Posts Tagged South Carolina

Laura’s Luscious Loquat Liqueur

6 March 2013

Loquat Liqueur in processI had the opportunity to drink a number of thoroughly delightful tipples while in Charleston, South Carolina, and one of the best things I tasted was homemade. If you go to Charleston, and I certainly recommend that you do, give Laura Wichmann Hipp of Charleston Tea Party Private Tours a call. The tour isn’t inexpensive at $100 per person, but it’s worth every penny. She gives you wonderfully personalized, idiosyncratic insights into Charleston that only a lifelong resident could. How else would I have learned that “north side manners” dictate that you don’t linger at the windows on the north side of your home? If your neighbor’s yard and piazza (porch) are on the south side, Mrs. Hipp explained, staring out your northern windows infringes on your neighbor’s privacy.

But more important for the purposes of this blog, Mrs. Hipp also makes her own unique Loquat Liqueur by steeping loquats from her garden in vodka (see right). Now what the heck is a loquat? I thought it might be related to a kumquat, that tiny citrus fruit one eats whole, but the similar names are just a coincidence. Loquats are actually a variety of small stone fruit, which became immediately clear to me when I took a whiff of the liqueur.

It smelled to me like Prunelle, a marvelous plum-based French spirit with a distinctive amaretto aroma shared by the Loquat Liqueur. It tasted floral, sweet and lush, but it wasn’t just a syrup bomb — it had balance, ending with a note of spicy citrus peel. I loved it neat, but it also tasted delicious mixed with some warm apple cider.

For the moment, the only way to obtain the Loquat Liqueur is to head down to Laura’s well-kept Charleston home and pick some up yourself. But Mrs. Hipp has been in off-and-on talks with the owner of Firefly, a local distillery best-known for its Sweet Tea Vodka (mix it with lemonade for a mean Arnold Palmer). The distiller might just be interested in producing this wonderfully unusual liqueur, which would be great news for those of us not fortunate enough to call regularly on Mrs. Hipp.

Until then, I’m glad I brought a bottle home to Chicago, where loquats — in liqueur form or otherwise — are decidedly hard to come by. Every time I take a sip, I’ll be reminded of one of my loveliest days in Charleston.

Galicia’s Answer To Sauvignon Blanc

2 March 2013

She crab soup with sherryUnadventurous wine lists at corporate parties and weddings tend to read something like this: Sauvignon Blanc, Chardonnay, Merlot, Cabernet Sauvignon. Sauvignon Blanc tops the list so often because it tends to be fruity and very food-friendly, with fun, juicy acids. But if you’re itching to get out of the Sauvignon Blanc rut — and if you’re reading this, I suspect you are — I’ve got just the white for you: Godello.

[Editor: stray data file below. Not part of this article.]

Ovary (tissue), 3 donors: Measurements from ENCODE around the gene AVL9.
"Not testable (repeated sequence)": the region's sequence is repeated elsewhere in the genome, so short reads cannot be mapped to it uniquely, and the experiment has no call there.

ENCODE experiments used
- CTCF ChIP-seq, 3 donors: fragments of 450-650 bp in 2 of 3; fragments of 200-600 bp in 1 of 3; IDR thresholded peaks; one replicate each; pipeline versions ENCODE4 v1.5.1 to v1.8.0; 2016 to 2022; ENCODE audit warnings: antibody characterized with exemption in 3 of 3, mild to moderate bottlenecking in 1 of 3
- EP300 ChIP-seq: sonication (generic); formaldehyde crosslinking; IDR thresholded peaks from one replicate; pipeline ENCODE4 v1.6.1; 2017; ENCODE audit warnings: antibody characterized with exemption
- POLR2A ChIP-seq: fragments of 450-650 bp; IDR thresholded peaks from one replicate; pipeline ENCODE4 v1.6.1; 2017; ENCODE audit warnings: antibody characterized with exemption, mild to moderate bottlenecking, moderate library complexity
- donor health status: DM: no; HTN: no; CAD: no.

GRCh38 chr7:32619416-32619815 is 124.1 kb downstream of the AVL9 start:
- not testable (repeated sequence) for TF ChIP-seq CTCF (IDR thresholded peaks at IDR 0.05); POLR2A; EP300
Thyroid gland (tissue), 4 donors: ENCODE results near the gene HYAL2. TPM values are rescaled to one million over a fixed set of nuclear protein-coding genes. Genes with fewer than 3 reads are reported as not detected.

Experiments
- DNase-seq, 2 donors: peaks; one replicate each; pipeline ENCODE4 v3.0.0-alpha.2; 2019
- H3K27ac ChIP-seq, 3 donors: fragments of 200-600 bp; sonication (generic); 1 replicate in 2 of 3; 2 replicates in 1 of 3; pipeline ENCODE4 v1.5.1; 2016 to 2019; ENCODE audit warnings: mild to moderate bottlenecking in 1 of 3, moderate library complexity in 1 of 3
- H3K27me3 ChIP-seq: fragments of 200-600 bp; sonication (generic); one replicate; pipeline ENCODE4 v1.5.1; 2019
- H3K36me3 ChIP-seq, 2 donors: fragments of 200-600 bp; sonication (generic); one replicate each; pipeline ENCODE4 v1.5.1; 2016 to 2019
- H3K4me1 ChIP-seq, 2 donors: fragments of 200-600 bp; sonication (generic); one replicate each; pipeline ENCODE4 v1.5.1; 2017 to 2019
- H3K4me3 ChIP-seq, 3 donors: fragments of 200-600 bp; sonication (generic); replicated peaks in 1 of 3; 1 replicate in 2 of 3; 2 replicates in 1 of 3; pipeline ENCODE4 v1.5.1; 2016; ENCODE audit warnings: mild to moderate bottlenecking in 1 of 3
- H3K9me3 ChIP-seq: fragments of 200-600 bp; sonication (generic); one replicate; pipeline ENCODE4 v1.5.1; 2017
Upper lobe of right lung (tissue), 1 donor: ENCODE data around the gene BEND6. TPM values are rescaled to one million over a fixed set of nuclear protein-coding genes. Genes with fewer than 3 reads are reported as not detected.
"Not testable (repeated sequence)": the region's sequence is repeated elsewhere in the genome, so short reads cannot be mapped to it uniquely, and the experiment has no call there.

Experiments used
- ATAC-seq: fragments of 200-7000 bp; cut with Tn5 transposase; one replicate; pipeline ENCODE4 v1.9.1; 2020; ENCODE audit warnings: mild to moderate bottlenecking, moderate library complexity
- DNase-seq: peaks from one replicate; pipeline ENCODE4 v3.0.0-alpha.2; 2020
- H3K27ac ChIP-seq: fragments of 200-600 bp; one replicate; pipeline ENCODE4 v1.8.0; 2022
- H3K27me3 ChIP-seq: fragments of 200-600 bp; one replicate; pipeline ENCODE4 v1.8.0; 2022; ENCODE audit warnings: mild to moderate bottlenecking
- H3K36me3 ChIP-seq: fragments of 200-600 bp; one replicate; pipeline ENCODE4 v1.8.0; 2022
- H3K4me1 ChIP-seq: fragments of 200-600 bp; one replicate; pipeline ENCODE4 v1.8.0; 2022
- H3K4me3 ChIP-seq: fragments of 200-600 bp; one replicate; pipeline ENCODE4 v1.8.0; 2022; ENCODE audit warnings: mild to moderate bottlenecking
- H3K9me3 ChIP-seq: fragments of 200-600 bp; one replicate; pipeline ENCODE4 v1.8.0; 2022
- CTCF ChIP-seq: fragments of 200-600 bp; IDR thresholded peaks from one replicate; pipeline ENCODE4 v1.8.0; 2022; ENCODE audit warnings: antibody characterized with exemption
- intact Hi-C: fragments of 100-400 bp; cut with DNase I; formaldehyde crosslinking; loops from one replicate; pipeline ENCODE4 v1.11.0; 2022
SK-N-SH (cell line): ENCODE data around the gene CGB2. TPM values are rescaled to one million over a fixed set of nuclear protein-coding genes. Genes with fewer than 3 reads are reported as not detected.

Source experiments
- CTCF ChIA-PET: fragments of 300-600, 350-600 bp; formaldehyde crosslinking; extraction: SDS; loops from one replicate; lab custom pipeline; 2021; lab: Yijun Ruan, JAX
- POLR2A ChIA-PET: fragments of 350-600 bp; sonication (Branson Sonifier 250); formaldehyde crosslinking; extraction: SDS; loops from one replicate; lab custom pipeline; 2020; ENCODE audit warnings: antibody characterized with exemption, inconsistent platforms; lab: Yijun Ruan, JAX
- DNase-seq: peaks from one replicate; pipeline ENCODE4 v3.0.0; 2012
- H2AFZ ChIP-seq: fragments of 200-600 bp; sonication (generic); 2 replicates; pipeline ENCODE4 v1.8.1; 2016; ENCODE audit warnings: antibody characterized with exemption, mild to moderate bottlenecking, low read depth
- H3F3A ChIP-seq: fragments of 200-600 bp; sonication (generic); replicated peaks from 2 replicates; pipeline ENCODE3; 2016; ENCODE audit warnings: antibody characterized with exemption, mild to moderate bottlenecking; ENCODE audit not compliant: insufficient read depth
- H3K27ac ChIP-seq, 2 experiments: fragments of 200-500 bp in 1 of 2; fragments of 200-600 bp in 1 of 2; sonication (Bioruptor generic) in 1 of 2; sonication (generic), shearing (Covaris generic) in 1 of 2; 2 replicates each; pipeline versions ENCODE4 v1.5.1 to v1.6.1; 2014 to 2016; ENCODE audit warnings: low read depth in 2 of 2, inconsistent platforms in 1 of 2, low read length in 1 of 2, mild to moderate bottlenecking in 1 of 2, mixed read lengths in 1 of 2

This variety indigenous to Spain’s northwestern Galicia region almost became extinct thanks to Phylloxera, and it languished in obscurity for years. It was only “recently re-discovered,” according to the 2001 edition of André Dominé’s Wine, and the Galician region best known for producing Godello, the rainy Valdeorras D.O., now “regularly hits the headlines of the Spanish trade press.”

All my wine books speak highly of Godello grown in Valdeorras. The World Atlas of Wine argues that it “can yield extremely fine wines worth ageing,” and The Sotheby’s Wine Encyclopedia notes that “The best [Valdeorras] wineries have now been modernized and are even better than they used to be, particularly for white wines made from the Godello grape.”

Even so, it can be hard to find this “fine white grape variety” (The Oxford Companion to Wine), because Galician vineyards and wineries tend to be small, with necessarily limited production, and much of what is produced is consumed locally. The Galicians know a good thing when they taste it. I felt very lucky, therefore, when I spotted it on the wines-by-the-glass list at Carter’s Kitchen, a delightful casual restaurant tucked away in Mount Pleasant, a suburb of Charleston, South Carolina.

Carter’s Kitchen offered the 2011 Valdesil Montenovo Godello for $8 a glass, one of the least-expensive wines on the list. I needed something with some serious acids to compete with the decadent seafood I’d just ordered, and the Godello proved up to the challenge. It started with some sweet, apply fruit, but this was quickly overtaken by focused, limey acids which carried through to a white-peppery finish. The wine cut right through the richness of a creamy and thick she crab soup (pictured above), and it kept its laser focus against some beautifully fresh fried “doormat flounder” as well.

I wouldn’t hesitate to order it again with seafood, pork, chicken, pasta with cream sauce, risotto… Its juicy fruit and tight acids ensure that it can stand up to all sorts of rich foods, clearing the palate to prepare for the next bite. Keep an eye out for Godellos — if you like Sauvignon Blanc, a nervy Godello from Galicia will be right up your palate.


2011 Valdesil Montenovo Godello: Fruity but focused, with tight acids that can shine right through a host of rich foods. An excellent escape from a Sauvignon Blanc rut. Chill well before serving.

Grade: B+

Find It: Williams-Sonoma sells this particular Godello for $15, but don’t worry if you can’t find this specific label. Binny’s, for example, lists nine different Godellos on its website ranging in price from $10 to $50 a bottle. Also check out my review of this Godello from Galicia’s Monterrei region.